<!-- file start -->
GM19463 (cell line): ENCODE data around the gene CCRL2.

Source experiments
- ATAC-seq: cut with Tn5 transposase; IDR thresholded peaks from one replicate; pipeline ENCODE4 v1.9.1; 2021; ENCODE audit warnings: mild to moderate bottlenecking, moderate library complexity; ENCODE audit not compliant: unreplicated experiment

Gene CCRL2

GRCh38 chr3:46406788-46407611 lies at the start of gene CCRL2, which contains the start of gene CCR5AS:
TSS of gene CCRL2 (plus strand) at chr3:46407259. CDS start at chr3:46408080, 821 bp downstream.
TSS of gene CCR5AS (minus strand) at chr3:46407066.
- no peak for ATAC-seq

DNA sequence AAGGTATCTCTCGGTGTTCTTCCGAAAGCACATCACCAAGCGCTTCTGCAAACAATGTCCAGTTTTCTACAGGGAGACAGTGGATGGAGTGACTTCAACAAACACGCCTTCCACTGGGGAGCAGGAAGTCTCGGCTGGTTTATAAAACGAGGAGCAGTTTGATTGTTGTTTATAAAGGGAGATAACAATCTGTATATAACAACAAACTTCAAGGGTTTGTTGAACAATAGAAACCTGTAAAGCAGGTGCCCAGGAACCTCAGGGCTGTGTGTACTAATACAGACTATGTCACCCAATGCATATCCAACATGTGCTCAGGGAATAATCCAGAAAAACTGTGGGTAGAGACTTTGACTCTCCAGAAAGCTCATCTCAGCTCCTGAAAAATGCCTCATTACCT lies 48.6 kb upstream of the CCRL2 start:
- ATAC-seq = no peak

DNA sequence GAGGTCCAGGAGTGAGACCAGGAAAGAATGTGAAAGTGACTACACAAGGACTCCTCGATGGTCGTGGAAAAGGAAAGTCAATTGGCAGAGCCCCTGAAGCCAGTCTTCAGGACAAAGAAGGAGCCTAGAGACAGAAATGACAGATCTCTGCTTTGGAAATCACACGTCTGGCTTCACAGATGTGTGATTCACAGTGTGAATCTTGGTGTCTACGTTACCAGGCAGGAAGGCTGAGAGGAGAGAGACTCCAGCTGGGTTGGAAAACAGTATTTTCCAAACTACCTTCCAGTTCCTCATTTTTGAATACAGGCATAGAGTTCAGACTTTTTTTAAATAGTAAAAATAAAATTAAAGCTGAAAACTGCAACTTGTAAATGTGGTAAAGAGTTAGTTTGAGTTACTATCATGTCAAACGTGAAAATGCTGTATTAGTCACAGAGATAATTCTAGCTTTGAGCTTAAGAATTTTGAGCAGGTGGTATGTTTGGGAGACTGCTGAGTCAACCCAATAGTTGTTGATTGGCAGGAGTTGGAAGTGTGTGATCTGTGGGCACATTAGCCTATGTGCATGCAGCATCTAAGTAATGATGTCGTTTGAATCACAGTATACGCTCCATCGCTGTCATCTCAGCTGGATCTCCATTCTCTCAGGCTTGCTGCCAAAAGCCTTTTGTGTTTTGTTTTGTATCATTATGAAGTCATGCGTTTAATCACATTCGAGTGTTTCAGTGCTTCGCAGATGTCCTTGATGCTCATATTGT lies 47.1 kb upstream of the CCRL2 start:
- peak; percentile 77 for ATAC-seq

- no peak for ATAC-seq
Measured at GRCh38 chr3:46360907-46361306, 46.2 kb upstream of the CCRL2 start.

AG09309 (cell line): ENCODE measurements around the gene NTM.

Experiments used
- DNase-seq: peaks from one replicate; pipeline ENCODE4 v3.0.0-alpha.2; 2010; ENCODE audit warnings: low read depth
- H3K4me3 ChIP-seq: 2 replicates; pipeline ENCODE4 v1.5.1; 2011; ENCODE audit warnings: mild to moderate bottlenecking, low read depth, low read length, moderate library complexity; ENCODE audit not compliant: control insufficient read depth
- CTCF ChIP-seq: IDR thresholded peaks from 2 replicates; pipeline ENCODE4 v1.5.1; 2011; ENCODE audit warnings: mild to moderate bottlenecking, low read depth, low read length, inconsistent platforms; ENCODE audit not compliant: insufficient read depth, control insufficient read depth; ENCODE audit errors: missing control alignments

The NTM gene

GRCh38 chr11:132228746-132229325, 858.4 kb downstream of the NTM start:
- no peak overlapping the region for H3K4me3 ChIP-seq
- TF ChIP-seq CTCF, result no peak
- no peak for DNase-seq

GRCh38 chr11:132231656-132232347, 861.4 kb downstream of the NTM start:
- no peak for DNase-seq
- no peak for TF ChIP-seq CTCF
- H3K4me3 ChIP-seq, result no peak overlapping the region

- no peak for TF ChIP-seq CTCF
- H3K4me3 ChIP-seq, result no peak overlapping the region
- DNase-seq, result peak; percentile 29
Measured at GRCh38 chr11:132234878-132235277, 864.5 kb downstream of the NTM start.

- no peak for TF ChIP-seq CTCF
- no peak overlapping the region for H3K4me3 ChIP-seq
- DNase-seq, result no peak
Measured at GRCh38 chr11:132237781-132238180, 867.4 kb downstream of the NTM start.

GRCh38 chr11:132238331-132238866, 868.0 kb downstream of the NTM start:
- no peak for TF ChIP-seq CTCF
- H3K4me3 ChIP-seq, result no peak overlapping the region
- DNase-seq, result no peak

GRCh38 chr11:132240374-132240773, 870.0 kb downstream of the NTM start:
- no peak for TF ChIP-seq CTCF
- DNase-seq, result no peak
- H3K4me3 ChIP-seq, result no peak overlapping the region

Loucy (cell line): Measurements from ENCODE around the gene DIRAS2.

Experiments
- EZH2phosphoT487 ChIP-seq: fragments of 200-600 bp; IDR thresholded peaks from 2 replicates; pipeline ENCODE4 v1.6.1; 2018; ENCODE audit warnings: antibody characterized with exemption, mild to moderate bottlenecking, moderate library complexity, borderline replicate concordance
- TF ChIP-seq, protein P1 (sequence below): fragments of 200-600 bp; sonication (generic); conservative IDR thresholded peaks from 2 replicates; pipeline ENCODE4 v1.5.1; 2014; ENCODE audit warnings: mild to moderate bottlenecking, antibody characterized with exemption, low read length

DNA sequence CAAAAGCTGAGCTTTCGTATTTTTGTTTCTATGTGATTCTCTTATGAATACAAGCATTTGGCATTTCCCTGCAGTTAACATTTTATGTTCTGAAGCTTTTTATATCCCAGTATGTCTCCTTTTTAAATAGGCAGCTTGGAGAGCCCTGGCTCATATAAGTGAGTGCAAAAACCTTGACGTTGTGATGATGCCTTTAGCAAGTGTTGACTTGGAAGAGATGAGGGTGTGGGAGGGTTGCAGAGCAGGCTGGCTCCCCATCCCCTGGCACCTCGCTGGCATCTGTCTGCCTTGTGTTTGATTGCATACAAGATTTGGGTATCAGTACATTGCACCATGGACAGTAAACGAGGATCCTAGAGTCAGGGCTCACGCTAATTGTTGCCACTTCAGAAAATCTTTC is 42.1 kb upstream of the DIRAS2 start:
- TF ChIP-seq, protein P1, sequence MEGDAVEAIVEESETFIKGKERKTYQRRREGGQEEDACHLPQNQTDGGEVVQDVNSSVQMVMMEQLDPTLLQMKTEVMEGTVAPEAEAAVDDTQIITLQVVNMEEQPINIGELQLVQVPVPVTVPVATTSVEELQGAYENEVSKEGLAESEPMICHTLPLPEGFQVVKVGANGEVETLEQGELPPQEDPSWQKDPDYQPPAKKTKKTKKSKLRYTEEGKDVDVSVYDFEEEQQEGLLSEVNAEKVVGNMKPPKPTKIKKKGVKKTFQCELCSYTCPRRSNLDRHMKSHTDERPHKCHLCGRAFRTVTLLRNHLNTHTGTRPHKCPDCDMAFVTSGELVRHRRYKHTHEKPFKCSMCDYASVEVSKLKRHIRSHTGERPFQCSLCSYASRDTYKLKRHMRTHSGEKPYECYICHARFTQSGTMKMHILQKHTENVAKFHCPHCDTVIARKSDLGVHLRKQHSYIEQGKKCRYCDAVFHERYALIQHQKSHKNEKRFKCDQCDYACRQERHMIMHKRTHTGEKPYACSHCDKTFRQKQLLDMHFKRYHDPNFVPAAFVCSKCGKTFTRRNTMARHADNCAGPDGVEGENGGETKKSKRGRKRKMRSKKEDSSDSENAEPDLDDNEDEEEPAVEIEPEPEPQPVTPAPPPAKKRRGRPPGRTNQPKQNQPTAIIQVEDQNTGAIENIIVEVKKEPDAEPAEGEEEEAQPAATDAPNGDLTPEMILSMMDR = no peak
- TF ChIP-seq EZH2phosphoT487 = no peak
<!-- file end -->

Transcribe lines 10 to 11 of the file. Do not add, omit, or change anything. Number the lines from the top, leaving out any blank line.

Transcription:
- ATAC-seq = no peak

DNA sequence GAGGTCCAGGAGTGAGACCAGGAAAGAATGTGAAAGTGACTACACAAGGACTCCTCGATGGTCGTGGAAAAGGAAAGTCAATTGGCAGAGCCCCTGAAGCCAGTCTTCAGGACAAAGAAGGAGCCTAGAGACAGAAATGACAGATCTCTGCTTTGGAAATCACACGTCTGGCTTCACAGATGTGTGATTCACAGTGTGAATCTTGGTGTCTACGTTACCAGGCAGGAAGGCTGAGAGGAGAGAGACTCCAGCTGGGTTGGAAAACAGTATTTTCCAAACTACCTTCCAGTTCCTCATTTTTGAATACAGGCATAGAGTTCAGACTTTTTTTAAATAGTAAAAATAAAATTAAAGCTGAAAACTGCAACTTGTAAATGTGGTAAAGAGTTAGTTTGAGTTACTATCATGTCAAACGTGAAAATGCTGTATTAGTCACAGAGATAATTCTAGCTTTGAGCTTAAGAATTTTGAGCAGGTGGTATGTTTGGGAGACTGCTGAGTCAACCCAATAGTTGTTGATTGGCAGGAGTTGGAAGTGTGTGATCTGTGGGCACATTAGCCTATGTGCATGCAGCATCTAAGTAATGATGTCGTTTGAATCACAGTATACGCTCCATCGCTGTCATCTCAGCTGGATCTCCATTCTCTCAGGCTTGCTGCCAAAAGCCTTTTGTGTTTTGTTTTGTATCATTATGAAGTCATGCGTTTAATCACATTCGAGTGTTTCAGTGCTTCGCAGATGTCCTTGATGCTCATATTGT lies 47.1 kb upstream of the CCRL2 start: